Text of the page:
The Beatles have just released two more songs before next Friday's deluxe edition of their seventh album, ‘Revolver’ from 1966, “Got To Get You Into My Life” and “Yellow Submarine.”
The first release is a "Second Version / Unnumbered Mix" of Paul McCartney's "Got to Get You Into My Life," with the guitar filling the spots that would later be replaced by horns -- the first Beatles songs to feature brass.
The second song is one that has been long credited to McCartney. But, as the "Songwriting Work Tape Part 1" revealed, "Yellow Submarine" is truly a collaboration between Paul and John Lennon since Lennon is the one who wrote the melody and opening lines. McCartney said he was the one who came up with the yellow submarine idea.
McCartney said, "I was lying in bed one night, and you know that moment just before you drift off to sleep? This is a little limbo moment. And with me, one of the things I find myself doing because I'm a songwriter is I'm thinking of ideas for songs. And somehow in that little limbo moment, I thought, 'Ah, this might be good for Ringo. A children's song,' because Ringo was always very good with kids. And this idea of a 'Yellow Submarine,' like a kids book or something, came into my mind. So I think the next day I just started writing it."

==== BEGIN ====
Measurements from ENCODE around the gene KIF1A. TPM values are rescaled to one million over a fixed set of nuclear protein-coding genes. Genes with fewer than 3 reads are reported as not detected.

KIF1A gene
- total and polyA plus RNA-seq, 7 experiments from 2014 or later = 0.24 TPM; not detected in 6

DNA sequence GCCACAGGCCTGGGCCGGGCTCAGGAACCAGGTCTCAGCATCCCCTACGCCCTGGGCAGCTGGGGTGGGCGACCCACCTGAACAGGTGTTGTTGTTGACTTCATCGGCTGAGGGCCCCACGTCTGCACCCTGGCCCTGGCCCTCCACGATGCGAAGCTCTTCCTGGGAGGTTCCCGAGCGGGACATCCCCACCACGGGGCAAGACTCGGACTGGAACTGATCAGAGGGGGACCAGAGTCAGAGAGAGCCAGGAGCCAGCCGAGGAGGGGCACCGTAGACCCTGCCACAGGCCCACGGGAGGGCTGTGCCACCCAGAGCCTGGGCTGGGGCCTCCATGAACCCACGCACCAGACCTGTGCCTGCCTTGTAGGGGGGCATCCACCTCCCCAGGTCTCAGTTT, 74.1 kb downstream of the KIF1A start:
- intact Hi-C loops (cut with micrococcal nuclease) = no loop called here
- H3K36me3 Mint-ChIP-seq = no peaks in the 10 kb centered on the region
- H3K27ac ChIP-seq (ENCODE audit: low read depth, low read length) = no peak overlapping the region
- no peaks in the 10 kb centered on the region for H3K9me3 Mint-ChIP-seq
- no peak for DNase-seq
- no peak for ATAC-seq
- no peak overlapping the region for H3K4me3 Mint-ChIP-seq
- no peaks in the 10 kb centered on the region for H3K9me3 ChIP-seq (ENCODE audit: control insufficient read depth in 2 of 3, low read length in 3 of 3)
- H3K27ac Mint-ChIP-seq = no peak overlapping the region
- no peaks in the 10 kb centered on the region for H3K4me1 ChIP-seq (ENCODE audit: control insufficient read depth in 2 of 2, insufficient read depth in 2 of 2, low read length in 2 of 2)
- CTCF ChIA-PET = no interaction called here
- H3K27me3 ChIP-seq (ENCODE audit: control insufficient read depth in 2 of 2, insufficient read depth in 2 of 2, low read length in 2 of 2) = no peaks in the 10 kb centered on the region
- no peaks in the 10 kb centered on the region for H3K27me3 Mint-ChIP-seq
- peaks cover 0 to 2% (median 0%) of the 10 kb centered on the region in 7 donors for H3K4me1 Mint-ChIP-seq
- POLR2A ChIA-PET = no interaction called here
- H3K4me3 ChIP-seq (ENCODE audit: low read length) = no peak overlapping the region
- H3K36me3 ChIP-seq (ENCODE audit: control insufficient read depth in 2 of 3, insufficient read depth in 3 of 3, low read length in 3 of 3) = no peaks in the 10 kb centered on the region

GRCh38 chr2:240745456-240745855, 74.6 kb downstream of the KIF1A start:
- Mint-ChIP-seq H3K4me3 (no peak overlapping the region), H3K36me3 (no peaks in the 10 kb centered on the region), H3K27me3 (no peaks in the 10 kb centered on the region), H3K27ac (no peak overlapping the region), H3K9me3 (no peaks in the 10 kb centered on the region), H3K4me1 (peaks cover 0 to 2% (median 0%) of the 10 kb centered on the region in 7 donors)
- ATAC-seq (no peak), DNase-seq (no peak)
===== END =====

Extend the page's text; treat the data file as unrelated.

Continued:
Ringo Starr sang "Yellow Submarine." Those singing background and adding sound effects were George Harrison's wife, Pattie Boyd, Marianne Faithfull, producer George Martin, and Rolling Stones guitarist Brian Jones.
Two years later, the song would inspire the band's animated film of the same name. Ringo Starr talked about “Yellow Submarine,” saying, “It's a nice story of a man who sailed to sea. Paul wrote it, really. And because of its childlike qualities, that was one they always passed on to me. The interesting bit about the sound in the middle of that, besides the engine noises and the water which was blowing in a straw -- I mean, we did all our own sound effects. I was at one end of the studio shouting, 'Up, off the caper, off the caper!' And John was at the other end, ‘Here, Captain. All here, Captain.’ We all just sort of made it up on the spot."
[Source: Classic Hits Today]